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Grouse moors dig deep despite ‘mixed prospects’ for season

11th August 2017

Grouse moors across North of England will invest at least £1million per week in their businesses and local economies – despite prospects for the shooting season being mixed.

Preparations are being finalised for the start of the shooting season tomorrow, the Glorious 12th of August.

The Moorland Association’s 190 member grouse moors cover over one million acres of moorlands.

Director Amanda Anderson said: “Mother nature ultimately determines whether estates will be harvesting grouse from this weekend or not.  A mixed picture is emerging and whereas some estates will have very good stocks of grouse others will be disappointed. However, regardless of the number of shooting days possible, the all-year-round custodianship remain the same – and that means very hefty investment. If there is any revenue from shooting, it helps to defray those costs.

“We estimate that our members and sporting tenants invest well over £50 million over the course of a year – that’s a million pounds a week all year round. The smallest estate will spend from £70,000 per annum upwards. Businesses that are associated with grouse shooting – such as game dealers, accommodation providers, equipment suppliers, catering establishments, garages and transport operators, also benefit very substantially.”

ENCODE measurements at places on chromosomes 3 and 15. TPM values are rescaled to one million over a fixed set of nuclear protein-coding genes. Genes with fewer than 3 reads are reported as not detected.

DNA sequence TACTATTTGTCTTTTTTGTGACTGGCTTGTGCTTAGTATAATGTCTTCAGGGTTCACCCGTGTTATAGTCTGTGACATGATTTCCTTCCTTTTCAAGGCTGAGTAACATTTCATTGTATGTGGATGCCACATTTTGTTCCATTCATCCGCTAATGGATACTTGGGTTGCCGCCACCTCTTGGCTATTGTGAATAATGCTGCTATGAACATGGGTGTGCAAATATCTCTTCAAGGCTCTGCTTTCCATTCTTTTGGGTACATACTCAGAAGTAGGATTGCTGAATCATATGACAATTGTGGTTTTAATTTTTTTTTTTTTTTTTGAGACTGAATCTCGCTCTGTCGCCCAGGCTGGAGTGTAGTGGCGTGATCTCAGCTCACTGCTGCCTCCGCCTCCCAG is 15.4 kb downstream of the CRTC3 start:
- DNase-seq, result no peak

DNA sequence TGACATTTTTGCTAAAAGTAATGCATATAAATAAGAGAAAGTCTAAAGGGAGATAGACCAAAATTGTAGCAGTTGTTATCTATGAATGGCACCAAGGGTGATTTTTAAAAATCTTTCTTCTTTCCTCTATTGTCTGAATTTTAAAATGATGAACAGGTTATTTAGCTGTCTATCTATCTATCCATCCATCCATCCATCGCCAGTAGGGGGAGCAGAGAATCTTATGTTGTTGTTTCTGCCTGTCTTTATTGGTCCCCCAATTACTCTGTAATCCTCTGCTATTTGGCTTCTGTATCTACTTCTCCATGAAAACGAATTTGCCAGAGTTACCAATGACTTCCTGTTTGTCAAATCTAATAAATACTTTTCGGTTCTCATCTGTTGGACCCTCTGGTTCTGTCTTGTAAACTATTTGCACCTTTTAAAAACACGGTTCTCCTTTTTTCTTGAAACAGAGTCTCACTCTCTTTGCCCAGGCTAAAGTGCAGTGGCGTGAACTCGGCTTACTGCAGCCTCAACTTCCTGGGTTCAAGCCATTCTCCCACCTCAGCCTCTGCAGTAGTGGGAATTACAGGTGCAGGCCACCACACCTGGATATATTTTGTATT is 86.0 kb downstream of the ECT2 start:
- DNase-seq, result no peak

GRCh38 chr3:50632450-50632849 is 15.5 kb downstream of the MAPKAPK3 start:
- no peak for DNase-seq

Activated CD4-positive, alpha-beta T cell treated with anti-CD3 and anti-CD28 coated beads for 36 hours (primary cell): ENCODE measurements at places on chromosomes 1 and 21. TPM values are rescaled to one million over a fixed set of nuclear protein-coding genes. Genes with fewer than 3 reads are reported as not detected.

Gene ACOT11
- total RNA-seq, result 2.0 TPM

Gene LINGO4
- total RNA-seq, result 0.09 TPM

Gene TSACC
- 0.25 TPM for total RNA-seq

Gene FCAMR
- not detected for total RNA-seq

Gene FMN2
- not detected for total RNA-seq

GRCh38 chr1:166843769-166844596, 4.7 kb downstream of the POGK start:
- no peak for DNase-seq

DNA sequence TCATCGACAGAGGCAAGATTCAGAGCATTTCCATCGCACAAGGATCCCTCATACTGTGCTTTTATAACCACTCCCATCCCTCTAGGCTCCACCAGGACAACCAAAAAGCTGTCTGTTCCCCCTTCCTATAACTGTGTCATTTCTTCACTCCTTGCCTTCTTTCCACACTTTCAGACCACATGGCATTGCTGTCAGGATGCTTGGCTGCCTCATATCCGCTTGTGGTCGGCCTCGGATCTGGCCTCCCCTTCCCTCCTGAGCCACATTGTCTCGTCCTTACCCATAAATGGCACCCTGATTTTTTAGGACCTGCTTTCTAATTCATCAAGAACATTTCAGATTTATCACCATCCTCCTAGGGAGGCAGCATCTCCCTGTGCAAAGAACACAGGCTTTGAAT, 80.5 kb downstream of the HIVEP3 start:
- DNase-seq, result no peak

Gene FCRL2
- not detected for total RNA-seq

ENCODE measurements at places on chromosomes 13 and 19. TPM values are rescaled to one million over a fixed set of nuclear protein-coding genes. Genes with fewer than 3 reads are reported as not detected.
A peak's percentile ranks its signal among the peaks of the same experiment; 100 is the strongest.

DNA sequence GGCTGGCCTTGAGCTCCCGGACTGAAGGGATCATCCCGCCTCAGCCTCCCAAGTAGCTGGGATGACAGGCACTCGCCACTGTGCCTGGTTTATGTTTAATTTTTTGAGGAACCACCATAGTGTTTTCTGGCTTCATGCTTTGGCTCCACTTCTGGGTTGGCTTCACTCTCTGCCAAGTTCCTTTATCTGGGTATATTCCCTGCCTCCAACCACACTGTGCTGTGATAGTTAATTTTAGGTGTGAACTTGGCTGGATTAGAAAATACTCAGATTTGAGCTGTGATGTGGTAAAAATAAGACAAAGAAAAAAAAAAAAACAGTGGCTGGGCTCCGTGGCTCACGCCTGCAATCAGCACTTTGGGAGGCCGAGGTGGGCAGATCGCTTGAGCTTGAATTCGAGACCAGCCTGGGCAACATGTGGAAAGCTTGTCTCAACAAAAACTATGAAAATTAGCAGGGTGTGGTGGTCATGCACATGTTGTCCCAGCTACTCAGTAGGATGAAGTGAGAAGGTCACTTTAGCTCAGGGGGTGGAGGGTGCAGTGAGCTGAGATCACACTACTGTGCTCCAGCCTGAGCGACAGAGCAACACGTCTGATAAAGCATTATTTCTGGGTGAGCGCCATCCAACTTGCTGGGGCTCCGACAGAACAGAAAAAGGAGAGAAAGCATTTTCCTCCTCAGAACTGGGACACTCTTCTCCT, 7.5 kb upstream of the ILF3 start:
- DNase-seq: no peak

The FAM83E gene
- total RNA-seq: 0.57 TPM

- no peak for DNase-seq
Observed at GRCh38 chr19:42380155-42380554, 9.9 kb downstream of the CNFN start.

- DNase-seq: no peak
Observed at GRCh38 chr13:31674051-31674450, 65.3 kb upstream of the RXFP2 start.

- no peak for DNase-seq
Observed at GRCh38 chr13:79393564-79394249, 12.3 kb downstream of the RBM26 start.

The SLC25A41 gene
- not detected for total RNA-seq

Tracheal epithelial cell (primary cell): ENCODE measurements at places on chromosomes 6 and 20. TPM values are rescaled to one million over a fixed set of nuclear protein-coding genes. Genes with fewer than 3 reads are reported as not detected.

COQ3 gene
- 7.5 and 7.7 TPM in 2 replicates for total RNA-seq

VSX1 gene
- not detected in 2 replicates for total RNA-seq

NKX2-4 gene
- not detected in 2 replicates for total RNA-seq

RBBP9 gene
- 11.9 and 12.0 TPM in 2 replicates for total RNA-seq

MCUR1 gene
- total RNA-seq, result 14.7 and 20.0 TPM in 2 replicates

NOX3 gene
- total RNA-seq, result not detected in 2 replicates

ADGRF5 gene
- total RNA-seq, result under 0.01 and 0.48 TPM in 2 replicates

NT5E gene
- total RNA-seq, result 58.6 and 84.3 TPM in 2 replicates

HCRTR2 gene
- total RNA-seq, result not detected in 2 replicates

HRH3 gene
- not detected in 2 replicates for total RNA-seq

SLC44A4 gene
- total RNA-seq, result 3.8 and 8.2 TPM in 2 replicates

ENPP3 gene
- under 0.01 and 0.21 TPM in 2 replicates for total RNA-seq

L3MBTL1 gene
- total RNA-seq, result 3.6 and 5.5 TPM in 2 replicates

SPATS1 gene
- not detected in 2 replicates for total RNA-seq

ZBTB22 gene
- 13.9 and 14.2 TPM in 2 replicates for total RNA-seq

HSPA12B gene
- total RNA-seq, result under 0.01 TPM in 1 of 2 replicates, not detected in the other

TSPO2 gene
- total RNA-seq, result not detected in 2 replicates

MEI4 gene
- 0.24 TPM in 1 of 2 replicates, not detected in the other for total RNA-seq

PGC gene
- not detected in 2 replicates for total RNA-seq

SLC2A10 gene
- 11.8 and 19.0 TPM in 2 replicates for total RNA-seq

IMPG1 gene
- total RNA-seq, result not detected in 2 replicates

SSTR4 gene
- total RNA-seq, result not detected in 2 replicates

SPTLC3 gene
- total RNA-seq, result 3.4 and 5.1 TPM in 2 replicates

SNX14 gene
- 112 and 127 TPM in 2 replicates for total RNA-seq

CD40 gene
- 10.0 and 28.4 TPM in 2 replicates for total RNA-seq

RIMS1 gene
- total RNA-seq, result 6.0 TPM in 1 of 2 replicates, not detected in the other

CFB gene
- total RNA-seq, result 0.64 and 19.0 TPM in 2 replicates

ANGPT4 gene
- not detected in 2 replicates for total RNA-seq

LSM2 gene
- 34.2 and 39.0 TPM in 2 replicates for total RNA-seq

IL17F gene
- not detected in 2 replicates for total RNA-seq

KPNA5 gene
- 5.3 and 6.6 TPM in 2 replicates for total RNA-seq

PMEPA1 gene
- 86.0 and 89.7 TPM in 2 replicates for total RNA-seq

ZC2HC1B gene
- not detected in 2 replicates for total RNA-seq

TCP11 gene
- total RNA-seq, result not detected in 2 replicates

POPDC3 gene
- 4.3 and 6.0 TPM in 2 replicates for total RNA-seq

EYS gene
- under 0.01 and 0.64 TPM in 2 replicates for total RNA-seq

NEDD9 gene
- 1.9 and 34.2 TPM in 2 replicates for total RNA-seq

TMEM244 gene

“Roughly nine pounds out of every ten is privately funded with the last fraction coming from Common Agricultural Policy support and these funds are provided to ensure that that land is kept in good agricultural heart and delivers specific wildlife and landscape benefits for the environment.”

Amanda Anderson added: “In addition to the very significant economic benefit of grouse moor management owners will be taking great pride this season on the very extensive conservation work they are involved in. Without the conservation management of this distinctive habitat, which is privately-funded and supported by driven grouse shooting, there would be no red grouse, curlew, lapwing or golden plover. Grouse shooting has disappeared from the south-western moors and most of Wales and with its management, so too have most of these wonderful birds.

“Moors are also at the heart of preserving Heather moorland which is rarer than rainforest and threatened globally. Almost two-thirds of England’s upland Sites of Special Scientific Interest (SSSIs) are managed grouse moors and are in the vanguard of peatland restoration.”


Did You Know?

75% of of the world’s remaining heather moorland is found in Britain – but this area declined alarmingly over the latter part of the last century. The Moorland Association was set up in 1986 to coordinate the efforts of moorland owners and managers to halt this loss, particularly in England and Wales.

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